A Collectivist judge has issued a restraining order, which press reports say permits the reinfestation of the park.

    Just how that works is a complete mystery to me, since restraining orders are supposed to maintain the status quo, pending a hearing or adjudication. shows the little propagandists of the Revolting Eloi going nuts…

    As one would expect.

    • @Ragspierre That order with the stricken out portions “so called” and “lawful” – I love the hand cross outs.

      I wonder if some other judge would happily issue a restraining order to stop the police from preventing people wandering all over HER property. Eh, I bet, not so much. Funny thing about progressives and THEIR rights.

      Speaking of which, and sorta kinda off topic, but did you notice the allegation that Whoopi Goldberg is a mean landlord? It was interesting to see Whoopi justify her actions (which were, by the way, justified if her story is an accurate relating) that the person she was being maligned by had managed to put herself into the unfortunate position she was in. As I understand it then, when Whoppi’s property is involved, people should be held accountable for their own actions, but in so many other things she talks about, people ought to be supported by the government or whoever else, and shouldn’t be held accountable for their own actions.

      Curious eh, this idea that people should be responsible for themselves, and deucedly convenient for Whoopi I must say.

  • The delicious irony here is that left wing ideology is being used to justify shutting down a left wing protest. Namely that the state knows what is good for you better than you do. Thus the ‘health and safety’ excuse is used as cover to deny 1st Amendment rights.
    I’ve said it before and I’ll say it again, “If you want social justice then you’ll need a police state.” The OWS crowd just got a front row seat as to why their ideology is so dangerous to freedom and liberty.

    • @tkc Good-FLUCKING-grief… What 1st Amendment right is implicated in a continuing trespass?!?!?

      People sure are confused. These idiots don’t have the “right” to do what they do. There is no “right” for instance to walk down the middle of a street.

      • @Ragspierre @tkc There isn’t? Even if I stomp my feet and point out that other people are richer than me? Are you sure? Let me look at this First Amendment thingie. It says –

        “Congress shall make no law respecting an establishment of religion, or prohibiting the free exercise thereof; or abridging the freedom of speech, or of the press; or the right of the people peaceably to assemble, and to petition the Government for a redress of grievances.”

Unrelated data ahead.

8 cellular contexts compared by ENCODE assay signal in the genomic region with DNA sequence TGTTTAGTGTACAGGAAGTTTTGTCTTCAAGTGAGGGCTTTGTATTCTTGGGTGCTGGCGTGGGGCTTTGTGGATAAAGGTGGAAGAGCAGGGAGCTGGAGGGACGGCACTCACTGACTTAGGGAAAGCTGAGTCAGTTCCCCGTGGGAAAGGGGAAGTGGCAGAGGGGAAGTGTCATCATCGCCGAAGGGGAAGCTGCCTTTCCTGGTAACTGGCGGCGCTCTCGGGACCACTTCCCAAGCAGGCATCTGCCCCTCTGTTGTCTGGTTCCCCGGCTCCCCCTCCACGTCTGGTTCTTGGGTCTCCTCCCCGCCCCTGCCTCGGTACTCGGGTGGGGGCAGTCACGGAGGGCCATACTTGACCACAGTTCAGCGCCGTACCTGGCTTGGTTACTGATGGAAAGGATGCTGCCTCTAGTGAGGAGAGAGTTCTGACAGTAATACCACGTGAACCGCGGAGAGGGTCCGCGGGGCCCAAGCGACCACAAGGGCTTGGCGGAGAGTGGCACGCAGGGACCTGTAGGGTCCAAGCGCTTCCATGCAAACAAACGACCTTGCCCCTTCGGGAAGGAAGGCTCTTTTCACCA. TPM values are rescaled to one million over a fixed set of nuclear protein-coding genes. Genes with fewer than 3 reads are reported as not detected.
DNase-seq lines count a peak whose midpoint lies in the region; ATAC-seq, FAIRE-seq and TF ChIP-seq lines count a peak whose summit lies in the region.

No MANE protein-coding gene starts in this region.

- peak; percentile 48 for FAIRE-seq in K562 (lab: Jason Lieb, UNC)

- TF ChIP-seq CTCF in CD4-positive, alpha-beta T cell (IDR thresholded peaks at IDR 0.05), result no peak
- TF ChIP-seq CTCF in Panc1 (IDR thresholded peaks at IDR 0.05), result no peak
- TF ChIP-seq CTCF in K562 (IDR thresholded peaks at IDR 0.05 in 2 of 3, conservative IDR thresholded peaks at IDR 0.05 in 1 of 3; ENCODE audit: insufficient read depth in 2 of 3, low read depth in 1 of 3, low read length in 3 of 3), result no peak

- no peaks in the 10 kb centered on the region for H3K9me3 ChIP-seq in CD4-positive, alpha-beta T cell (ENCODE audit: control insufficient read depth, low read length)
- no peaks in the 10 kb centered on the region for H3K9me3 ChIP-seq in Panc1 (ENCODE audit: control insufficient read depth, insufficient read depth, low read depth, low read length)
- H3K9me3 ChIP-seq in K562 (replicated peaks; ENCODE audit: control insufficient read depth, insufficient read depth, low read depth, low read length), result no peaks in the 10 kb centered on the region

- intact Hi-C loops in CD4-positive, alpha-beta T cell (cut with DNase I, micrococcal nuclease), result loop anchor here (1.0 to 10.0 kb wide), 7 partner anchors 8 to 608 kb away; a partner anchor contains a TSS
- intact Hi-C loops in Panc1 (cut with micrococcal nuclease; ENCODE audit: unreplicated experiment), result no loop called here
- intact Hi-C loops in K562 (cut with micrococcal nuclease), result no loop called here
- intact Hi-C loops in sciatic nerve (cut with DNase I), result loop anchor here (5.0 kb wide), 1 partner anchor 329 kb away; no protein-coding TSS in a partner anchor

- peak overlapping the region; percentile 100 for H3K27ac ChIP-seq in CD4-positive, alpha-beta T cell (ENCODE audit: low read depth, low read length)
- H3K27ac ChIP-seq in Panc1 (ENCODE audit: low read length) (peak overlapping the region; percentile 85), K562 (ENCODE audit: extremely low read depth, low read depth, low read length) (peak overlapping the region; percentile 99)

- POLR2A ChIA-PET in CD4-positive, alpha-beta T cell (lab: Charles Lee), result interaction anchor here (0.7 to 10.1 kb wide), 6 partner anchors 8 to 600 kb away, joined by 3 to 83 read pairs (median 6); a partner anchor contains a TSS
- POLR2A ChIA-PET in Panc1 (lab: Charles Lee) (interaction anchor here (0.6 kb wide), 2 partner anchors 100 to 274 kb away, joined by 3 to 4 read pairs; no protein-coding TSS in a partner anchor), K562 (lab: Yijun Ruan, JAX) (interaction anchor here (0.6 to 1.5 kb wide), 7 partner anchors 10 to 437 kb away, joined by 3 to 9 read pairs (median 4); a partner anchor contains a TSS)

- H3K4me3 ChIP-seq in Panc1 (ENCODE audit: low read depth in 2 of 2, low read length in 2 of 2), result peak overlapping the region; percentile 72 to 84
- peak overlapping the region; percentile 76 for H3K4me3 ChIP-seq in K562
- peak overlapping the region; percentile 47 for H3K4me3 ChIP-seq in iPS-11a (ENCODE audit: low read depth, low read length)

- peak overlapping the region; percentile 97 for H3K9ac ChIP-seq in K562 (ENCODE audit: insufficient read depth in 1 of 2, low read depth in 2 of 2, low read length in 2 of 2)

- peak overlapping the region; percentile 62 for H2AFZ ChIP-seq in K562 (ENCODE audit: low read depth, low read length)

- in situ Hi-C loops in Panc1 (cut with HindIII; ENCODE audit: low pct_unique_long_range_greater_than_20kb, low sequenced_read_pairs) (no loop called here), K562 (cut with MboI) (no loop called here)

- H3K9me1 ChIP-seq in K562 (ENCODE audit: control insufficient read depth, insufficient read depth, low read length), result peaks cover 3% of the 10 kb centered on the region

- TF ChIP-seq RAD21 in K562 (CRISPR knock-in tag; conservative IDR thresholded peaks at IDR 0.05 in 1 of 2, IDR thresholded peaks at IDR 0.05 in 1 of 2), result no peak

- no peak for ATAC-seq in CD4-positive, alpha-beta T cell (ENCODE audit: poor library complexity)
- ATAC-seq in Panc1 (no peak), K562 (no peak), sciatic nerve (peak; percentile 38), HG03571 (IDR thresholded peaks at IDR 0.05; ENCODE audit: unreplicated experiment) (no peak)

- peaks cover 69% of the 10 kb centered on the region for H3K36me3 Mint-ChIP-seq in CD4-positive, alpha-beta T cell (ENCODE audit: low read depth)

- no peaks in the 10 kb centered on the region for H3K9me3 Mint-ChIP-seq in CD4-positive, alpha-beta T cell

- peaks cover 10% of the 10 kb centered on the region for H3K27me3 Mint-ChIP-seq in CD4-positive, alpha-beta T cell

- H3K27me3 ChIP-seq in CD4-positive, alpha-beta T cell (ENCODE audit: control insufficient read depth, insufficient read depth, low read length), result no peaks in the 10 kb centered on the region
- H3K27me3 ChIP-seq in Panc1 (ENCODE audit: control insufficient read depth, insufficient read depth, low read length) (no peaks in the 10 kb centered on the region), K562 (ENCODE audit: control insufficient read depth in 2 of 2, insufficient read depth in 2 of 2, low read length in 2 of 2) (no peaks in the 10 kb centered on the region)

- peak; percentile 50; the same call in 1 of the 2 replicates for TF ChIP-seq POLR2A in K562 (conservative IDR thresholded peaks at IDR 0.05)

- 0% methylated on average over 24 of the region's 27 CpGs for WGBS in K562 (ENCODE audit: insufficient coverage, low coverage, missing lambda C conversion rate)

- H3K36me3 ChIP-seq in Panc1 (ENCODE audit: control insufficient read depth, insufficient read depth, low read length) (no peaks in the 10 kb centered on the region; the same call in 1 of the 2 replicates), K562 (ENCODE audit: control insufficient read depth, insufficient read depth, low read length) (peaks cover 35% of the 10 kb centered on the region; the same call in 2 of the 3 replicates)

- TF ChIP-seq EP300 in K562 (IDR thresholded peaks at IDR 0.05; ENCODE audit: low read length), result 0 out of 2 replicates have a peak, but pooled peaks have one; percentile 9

Are you sure there isn’t a right to peaceably assemble in the middle of someone’s parlor even if they don’t want me there? Aren’t they violating my First Amendment rights if they tell me I can’t assemble my angry, but peaceful, host there?

        • @looker @tkc Yeah… No.

          It is also not an exercise of your 1st Amendment rights to scream in the face of riot cops manning a barricade. It IS an exercise of your right to leave the planet.

      • @Ragspierre
        I agree that there is not a ‘trespassing clause’ to the 1st Amendment. I just find it ironic that these left wingers got evicted by the government pretending to act in the protesters best interests by citing health and safety concerns.
        There are legitimate arguments for tossing them out but the government didn’t make those arguments. Instead they made ‘social justice’ type excuses. It is a perfect example of how the left loves government intrusion but hates the results. They are their own worst enemy.

    • @tkc NEW YORK (CBSNewYork) – A judge ruled against the OWS protesters Tuesday, saying they can return to Zuccotti Park but cannot bring sleeping bags, tarps and tents.

      In a four-page ruling, Supreme Court Justice Michael Stallman said that the protesters’ First Amendment rights didn’t entitle them to camp out in the plaza indefinitely.

  • Brave Bloomie, waited to see how the other clear out efforts went.

    That park should have been cleared, day 1. The zoning on it required public access, it didn’t require public camping.

    • @Ragspierre “We shall fight them on the streets, and in the subways, on the park benches and outside the women’s safe zone tent, we will never surrender.”